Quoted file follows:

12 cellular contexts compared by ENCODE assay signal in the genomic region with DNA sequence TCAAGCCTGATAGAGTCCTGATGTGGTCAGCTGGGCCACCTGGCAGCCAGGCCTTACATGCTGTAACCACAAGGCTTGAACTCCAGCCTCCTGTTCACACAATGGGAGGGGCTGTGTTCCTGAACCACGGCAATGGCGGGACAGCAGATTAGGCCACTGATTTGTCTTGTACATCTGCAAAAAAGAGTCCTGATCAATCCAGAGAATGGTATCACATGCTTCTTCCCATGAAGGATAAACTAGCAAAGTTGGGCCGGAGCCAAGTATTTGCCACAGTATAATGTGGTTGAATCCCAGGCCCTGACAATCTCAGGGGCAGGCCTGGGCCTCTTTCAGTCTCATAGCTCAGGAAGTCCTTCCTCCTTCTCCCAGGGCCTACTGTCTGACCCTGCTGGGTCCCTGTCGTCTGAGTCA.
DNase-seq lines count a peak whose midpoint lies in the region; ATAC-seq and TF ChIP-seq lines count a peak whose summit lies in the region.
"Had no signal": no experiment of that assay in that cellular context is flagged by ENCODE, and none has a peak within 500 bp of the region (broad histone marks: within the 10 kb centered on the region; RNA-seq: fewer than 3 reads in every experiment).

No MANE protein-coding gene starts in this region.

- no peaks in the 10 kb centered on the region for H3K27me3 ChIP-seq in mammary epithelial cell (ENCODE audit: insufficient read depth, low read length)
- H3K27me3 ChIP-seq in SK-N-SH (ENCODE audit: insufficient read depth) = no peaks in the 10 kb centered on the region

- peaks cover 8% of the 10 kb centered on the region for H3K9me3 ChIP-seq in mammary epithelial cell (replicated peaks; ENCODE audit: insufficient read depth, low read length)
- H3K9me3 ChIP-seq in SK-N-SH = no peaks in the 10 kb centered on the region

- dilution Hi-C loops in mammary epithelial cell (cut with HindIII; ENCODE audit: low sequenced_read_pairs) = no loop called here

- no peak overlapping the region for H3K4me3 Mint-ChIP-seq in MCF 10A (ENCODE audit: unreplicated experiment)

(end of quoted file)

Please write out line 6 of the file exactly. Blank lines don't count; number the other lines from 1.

- H3K27me3 ChIP-seq in SK-N-SH (ENCODE audit: insufficient read depth) = no peaks in the 10 kb centered on the region